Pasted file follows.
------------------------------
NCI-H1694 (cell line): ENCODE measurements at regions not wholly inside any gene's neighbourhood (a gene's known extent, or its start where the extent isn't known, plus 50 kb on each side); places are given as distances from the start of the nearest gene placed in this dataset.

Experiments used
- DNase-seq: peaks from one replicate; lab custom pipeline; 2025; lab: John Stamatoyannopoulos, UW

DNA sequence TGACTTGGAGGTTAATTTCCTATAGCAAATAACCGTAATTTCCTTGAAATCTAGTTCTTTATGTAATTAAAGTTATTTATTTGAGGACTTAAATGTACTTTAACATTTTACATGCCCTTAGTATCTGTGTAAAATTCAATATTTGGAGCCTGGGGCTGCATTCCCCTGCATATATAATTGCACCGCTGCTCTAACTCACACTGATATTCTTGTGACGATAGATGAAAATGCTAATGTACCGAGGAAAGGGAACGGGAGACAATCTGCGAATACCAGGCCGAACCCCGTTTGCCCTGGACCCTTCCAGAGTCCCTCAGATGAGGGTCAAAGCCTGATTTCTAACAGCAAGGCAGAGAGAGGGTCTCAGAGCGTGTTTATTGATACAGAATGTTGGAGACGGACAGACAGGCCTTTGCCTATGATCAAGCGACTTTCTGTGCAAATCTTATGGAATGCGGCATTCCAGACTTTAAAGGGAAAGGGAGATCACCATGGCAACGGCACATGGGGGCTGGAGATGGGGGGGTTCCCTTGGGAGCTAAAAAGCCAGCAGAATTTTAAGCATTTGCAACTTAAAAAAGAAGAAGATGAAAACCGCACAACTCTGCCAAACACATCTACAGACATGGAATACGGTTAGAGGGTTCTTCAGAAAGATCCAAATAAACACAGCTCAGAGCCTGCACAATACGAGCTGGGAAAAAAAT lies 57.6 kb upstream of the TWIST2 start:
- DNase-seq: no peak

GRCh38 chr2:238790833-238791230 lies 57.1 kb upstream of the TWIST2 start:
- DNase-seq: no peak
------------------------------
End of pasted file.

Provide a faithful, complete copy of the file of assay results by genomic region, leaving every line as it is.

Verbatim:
NCI-H1694 (cell line): ENCODE measurements at regions not wholly inside any gene's neighbourhood (a gene's known extent, or its start where the extent isn't known, plus 50 kb on each side); places are given as distances from the start of the nearest gene placed in this dataset.

Experiments used
- DNase-seq: peaks from one replicate; lab custom pipeline; 2025; lab: John Stamatoyannopoulos, UW

DNA sequence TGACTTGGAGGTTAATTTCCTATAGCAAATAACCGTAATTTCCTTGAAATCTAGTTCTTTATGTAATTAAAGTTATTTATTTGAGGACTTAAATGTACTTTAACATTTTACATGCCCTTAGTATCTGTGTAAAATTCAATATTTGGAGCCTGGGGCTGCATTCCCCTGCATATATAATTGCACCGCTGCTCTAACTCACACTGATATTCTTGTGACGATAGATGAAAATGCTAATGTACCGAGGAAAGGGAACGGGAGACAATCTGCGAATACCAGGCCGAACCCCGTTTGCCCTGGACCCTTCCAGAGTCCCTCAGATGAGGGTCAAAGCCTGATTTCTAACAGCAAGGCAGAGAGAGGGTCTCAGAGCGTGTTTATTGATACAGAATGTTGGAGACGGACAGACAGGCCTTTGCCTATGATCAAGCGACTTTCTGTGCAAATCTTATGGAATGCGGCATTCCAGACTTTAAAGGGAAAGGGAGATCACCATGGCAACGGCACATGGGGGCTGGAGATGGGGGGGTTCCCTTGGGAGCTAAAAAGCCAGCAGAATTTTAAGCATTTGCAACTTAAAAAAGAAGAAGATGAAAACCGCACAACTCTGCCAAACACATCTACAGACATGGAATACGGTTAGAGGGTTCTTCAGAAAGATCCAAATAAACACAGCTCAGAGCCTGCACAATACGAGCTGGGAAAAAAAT lies 57.6 kb upstream of the TWIST2 start:
- DNase-seq: no peak

GRCh38 chr2:238790833-238791230 lies 57.1 kb upstream of the TWIST2 start:
- DNase-seq: no peak